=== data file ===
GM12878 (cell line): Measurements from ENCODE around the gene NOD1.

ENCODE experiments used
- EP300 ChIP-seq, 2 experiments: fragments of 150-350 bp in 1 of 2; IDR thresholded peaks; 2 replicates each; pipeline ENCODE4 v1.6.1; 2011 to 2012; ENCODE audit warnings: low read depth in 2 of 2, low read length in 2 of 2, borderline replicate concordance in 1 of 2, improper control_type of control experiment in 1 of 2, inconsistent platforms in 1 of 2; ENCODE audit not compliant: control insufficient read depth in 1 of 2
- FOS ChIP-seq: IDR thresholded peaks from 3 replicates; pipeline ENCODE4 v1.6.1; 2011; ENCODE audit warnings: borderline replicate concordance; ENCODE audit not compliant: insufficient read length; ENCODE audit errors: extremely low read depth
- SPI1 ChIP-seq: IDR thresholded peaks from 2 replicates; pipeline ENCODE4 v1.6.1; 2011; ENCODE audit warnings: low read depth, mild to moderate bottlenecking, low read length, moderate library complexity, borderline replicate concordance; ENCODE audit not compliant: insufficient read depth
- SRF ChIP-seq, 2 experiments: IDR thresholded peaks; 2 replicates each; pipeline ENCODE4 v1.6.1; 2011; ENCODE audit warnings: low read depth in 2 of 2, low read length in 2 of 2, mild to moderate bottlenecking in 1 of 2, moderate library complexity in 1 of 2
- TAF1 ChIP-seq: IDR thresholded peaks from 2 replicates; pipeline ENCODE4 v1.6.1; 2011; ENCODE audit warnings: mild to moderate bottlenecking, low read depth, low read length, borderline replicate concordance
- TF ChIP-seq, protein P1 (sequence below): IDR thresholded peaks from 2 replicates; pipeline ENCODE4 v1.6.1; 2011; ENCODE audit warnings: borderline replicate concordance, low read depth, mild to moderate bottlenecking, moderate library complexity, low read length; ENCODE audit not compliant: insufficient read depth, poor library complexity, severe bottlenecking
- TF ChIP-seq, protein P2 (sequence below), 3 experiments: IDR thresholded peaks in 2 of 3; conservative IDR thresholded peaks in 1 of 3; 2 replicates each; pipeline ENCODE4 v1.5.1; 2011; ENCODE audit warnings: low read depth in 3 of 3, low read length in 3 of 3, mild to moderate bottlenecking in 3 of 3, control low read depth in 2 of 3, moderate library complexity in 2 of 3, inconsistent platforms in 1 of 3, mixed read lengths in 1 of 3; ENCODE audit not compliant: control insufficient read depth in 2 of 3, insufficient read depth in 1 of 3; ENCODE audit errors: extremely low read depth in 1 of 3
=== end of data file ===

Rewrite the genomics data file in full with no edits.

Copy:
GM12878 (cell line): Measurements from ENCODE around the gene NOD1.

ENCODE experiments used
- EP300 ChIP-seq, 2 experiments: fragments of 150-350 bp in 1 of 2; IDR thresholded peaks; 2 replicates each; pipeline ENCODE4 v1.6.1; 2011 to 2012; ENCODE audit warnings: low read depth in 2 of 2, low read length in 2 of 2, borderline replicate concordance in 1 of 2, improper control_type of control experiment in 1 of 2, inconsistent platforms in 1 of 2; ENCODE audit not compliant: control insufficient read depth in 1 of 2
- FOS ChIP-seq: IDR thresholded peaks from 3 replicates; pipeline ENCODE4 v1.6.1; 2011; ENCODE audit warnings: borderline replicate concordance; ENCODE audit not compliant: insufficient read length; ENCODE audit errors: extremely low read depth
- SPI1 ChIP-seq: IDR thresholded peaks from 2 replicates; pipeline ENCODE4 v1.6.1; 2011; ENCODE audit warnings: low read depth, mild to moderate bottlenecking, low read length, moderate library complexity, borderline replicate concordance; ENCODE audit not compliant: insufficient read depth
- SRF ChIP-seq, 2 experiments: IDR thresholded peaks; 2 replicates each; pipeline ENCODE4 v1.6.1; 2011; ENCODE audit warnings: low read depth in 2 of 2, low read length in 2 of 2, mild to moderate bottlenecking in 1 of 2, moderate library complexity in 1 of 2
- TAF1 ChIP-seq: IDR thresholded peaks from 2 replicates; pipeline ENCODE4 v1.6.1; 2011; ENCODE audit warnings: mild to moderate bottlenecking, low read depth, low read length, borderline replicate concordance
- TF ChIP-seq, protein P1 (sequence below): IDR thresholded peaks from 2 replicates; pipeline ENCODE4 v1.6.1; 2011; ENCODE audit warnings: borderline replicate concordance, low read depth, mild to moderate bottlenecking, moderate library complexity, low read length; ENCODE audit not compliant: insufficient read depth, poor library complexity, severe bottlenecking
- TF ChIP-seq, protein P2 (sequence below), 3 experiments: IDR thresholded peaks in 2 of 3; conservative IDR thresholded peaks in 1 of 3; 2 replicates each; pipeline ENCODE4 v1.5.1; 2011; ENCODE audit warnings: low read depth in 3 of 3, low read length in 3 of 3, mild to moderate bottlenecking in 3 of 3, control low read depth in 2 of 3, moderate library complexity in 2 of 3, inconsistent platforms in 1 of 3, mixed read lengths in 1 of 3; ENCODE audit not compliant: control insufficient read depth in 2 of 3, insufficient read depth in 1 of 3; ENCODE audit errors: extremely low read depth in 1 of 3